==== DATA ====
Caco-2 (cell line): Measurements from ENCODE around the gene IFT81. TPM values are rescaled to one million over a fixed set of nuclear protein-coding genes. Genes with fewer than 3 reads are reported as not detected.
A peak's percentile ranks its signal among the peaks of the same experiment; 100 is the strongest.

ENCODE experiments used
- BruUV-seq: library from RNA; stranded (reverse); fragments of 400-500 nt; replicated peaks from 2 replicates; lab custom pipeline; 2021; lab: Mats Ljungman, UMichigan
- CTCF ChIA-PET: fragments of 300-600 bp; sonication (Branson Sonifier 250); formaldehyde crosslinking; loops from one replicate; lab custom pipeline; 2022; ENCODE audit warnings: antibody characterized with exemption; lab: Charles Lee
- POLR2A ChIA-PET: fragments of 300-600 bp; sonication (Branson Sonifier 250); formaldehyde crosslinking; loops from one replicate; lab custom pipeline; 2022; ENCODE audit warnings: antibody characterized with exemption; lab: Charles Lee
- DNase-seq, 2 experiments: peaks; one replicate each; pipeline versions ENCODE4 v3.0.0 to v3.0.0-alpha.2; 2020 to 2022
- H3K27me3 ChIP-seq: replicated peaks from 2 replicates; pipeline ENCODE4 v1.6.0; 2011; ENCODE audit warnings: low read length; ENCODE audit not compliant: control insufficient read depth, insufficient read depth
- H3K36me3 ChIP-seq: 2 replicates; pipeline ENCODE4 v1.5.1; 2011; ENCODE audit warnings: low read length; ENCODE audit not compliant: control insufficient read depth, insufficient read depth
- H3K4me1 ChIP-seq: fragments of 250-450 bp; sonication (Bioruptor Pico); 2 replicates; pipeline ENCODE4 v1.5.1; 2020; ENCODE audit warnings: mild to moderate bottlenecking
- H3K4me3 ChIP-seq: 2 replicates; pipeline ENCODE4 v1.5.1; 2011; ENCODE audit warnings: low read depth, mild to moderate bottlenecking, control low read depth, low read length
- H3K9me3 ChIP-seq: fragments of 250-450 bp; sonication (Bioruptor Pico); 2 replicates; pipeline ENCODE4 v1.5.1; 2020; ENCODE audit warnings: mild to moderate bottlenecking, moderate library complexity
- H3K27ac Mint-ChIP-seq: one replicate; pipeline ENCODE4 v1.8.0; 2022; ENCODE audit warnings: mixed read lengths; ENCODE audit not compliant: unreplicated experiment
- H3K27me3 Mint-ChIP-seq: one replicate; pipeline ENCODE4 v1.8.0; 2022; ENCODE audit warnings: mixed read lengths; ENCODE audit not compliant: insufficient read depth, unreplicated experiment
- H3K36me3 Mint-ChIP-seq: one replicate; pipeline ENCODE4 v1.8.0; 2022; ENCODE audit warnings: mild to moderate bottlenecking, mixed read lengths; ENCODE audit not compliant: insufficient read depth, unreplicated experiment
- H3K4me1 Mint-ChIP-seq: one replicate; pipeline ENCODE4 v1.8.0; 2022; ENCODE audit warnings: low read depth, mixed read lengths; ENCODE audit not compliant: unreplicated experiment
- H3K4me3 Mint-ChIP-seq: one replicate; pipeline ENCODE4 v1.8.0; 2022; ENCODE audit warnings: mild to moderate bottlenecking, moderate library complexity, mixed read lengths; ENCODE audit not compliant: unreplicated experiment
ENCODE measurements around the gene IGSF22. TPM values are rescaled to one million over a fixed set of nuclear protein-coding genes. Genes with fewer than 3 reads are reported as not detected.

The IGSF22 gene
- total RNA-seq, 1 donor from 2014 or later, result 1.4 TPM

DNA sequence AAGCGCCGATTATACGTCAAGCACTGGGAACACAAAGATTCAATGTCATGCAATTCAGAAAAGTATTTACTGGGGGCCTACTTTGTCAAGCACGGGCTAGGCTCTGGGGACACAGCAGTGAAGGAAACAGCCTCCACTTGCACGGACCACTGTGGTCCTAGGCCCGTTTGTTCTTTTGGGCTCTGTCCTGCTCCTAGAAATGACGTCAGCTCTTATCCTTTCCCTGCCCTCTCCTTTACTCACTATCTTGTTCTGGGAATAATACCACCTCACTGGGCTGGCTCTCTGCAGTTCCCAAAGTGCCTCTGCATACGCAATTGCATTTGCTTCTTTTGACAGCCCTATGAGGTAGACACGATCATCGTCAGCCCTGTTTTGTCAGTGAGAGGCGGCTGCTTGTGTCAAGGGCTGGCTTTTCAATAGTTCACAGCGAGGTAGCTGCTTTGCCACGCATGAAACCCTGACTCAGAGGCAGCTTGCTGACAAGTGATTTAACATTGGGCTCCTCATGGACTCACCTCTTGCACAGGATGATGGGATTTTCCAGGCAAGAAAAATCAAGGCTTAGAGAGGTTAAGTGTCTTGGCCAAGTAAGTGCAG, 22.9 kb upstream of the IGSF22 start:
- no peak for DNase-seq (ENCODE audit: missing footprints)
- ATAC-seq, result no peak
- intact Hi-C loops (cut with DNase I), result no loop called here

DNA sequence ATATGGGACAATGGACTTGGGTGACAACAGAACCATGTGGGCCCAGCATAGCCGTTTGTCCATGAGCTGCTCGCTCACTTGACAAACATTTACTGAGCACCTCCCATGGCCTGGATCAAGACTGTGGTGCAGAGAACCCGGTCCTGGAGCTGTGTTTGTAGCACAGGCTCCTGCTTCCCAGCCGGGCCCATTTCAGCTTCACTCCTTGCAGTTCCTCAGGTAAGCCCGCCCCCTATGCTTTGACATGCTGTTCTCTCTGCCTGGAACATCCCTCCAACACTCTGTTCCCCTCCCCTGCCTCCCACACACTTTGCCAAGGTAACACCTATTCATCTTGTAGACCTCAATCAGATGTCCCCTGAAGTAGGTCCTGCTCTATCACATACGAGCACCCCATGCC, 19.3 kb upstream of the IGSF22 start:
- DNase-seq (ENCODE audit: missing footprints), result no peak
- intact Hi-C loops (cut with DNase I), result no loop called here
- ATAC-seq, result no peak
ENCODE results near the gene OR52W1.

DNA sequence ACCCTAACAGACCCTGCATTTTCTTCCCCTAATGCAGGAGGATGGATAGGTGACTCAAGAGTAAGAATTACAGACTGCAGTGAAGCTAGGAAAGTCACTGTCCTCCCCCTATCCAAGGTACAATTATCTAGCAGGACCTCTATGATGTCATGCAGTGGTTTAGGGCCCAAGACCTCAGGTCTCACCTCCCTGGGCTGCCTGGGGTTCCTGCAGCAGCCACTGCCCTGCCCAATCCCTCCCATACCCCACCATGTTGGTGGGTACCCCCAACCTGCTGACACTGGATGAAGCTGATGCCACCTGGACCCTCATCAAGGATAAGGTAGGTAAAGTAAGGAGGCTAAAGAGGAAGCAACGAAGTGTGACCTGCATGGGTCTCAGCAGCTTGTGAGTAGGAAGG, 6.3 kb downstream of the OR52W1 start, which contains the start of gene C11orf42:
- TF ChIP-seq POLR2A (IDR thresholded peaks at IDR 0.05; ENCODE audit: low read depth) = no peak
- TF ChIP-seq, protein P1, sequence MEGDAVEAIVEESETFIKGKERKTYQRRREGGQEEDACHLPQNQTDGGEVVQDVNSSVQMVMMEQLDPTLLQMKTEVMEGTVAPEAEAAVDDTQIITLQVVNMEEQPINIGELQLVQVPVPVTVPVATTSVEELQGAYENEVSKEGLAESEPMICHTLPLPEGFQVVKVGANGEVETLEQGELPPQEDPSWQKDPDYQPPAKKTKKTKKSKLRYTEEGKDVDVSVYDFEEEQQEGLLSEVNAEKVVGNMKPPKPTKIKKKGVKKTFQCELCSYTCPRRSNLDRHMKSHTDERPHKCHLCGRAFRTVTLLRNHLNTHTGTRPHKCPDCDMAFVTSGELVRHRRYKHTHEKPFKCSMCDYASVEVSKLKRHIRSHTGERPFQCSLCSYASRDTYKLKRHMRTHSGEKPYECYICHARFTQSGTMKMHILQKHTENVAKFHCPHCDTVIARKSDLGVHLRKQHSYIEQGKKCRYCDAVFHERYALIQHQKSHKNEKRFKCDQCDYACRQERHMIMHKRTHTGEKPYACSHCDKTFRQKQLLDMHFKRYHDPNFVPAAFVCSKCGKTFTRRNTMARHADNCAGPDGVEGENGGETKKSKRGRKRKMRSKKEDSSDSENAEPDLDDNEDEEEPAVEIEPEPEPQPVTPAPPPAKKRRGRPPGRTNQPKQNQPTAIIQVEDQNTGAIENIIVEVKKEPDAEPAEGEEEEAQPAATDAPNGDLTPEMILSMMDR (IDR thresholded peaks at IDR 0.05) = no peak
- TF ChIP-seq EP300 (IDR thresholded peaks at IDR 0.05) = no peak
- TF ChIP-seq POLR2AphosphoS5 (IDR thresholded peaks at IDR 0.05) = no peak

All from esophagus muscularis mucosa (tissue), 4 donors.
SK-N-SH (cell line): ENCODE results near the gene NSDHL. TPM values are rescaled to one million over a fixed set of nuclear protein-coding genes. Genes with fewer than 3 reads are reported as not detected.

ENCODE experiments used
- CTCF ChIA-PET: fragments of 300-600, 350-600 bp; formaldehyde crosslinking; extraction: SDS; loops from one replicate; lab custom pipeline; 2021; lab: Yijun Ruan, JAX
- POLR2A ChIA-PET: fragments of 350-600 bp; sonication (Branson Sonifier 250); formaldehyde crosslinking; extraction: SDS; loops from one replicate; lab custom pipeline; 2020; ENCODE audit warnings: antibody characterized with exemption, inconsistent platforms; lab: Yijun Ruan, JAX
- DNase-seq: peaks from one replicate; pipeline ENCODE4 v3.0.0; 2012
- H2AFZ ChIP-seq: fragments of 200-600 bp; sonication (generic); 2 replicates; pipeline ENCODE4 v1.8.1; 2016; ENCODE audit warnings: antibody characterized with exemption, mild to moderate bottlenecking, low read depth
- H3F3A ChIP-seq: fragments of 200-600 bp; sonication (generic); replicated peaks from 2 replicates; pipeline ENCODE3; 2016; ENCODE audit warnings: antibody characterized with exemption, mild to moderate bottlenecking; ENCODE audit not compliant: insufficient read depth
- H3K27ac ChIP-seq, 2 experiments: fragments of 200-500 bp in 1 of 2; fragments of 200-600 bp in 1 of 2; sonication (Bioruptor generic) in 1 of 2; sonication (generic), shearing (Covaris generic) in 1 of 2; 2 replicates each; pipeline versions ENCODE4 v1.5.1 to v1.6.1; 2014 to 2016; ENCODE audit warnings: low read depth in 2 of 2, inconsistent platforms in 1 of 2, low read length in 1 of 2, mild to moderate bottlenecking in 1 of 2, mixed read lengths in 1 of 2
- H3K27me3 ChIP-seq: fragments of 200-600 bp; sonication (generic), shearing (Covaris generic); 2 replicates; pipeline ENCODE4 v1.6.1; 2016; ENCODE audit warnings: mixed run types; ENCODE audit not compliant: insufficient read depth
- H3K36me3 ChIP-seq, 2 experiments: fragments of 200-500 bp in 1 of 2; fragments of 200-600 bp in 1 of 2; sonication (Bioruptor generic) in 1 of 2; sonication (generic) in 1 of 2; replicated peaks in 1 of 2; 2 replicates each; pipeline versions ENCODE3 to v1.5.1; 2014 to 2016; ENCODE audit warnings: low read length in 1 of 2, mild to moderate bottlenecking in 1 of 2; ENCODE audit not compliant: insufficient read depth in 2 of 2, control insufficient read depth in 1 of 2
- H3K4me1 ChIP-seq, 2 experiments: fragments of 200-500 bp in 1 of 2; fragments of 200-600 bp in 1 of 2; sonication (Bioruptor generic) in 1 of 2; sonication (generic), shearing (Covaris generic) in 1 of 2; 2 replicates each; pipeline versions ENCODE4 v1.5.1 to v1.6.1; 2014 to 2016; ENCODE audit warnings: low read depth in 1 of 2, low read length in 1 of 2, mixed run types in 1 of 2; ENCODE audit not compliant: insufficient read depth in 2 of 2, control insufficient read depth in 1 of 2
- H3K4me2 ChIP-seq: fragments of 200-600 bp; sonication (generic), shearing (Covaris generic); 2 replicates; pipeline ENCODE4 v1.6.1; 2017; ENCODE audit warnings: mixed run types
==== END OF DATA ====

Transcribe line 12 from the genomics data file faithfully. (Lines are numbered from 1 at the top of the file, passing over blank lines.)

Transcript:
- H3K9me3 ChIP-seq: fragments of 250-450 bp; sonication (Bioruptor Pico); 2 replicates; pipeline ENCODE4 v1.5.1; 2020; ENCODE audit warnings: mild to moderate bottlenecking, moderate library complexity